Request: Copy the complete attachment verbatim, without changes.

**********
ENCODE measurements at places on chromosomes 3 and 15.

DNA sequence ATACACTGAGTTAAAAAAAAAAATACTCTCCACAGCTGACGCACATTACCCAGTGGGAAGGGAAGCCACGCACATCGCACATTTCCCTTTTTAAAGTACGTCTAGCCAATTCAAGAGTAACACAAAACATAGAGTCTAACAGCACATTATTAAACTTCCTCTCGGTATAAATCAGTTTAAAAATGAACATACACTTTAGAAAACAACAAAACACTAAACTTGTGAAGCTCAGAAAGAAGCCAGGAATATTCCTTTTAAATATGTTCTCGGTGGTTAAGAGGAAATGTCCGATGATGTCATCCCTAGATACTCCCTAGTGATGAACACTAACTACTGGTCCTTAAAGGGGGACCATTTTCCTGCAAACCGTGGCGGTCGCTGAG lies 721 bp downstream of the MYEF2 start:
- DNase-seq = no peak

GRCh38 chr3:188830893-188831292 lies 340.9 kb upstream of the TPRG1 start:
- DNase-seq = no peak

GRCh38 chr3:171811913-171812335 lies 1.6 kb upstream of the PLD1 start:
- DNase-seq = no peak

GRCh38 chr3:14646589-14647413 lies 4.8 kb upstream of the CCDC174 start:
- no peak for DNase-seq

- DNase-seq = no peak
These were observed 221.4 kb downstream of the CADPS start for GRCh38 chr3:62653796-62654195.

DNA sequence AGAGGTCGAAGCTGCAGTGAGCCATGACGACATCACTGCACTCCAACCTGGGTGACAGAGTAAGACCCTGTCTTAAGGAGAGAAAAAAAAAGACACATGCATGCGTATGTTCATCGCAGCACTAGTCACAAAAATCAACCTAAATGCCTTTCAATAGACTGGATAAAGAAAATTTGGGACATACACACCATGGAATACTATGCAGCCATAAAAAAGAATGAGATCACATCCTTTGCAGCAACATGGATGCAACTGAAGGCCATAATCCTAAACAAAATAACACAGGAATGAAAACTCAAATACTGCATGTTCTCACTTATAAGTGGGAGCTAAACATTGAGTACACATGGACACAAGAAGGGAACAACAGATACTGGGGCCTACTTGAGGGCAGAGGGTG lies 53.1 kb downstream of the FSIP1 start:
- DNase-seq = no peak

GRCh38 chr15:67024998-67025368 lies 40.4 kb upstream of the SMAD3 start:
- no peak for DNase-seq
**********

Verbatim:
ENCODE measurements at places on chromosomes 3 and 15.

DNA sequence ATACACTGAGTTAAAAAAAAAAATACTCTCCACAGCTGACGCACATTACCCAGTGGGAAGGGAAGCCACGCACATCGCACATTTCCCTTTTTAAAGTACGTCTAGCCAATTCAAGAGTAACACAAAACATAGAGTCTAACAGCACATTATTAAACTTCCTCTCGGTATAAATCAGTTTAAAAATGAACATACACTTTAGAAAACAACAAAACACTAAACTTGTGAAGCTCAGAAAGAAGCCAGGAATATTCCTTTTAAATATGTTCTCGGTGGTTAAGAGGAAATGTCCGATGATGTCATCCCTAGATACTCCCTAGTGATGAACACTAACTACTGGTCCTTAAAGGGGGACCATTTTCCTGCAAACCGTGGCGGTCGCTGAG lies 721 bp downstream of the MYEF2 start:
- DNase-seq = no peak

GRCh38 chr3:188830893-188831292 lies 340.9 kb upstream of the TPRG1 start:
- DNase-seq = no peak

GRCh38 chr3:171811913-171812335 lies 1.6 kb upstream of the PLD1 start:
- DNase-seq = no peak

GRCh38 chr3:14646589-14647413 lies 4.8 kb upstream of the CCDC174 start:
- no peak for DNase-seq

- DNase-seq = no peak
These were observed 221.4 kb downstream of the CADPS start for GRCh38 chr3:62653796-62654195.

DNA sequence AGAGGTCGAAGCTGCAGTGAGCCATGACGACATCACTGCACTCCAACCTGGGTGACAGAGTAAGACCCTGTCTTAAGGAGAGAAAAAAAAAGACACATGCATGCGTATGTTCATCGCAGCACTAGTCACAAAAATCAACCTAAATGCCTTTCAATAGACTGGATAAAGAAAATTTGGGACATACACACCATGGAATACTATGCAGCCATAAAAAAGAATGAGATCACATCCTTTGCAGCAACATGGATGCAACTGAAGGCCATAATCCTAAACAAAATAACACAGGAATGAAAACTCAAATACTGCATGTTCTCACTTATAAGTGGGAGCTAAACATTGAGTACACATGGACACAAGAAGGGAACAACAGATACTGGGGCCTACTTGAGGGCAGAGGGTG lies 53.1 kb downstream of the FSIP1 start:
- DNase-seq = no peak

GRCh38 chr15:67024998-67025368 lies 40.4 kb upstream of the SMAD3 start:
- no peak for DNase-seq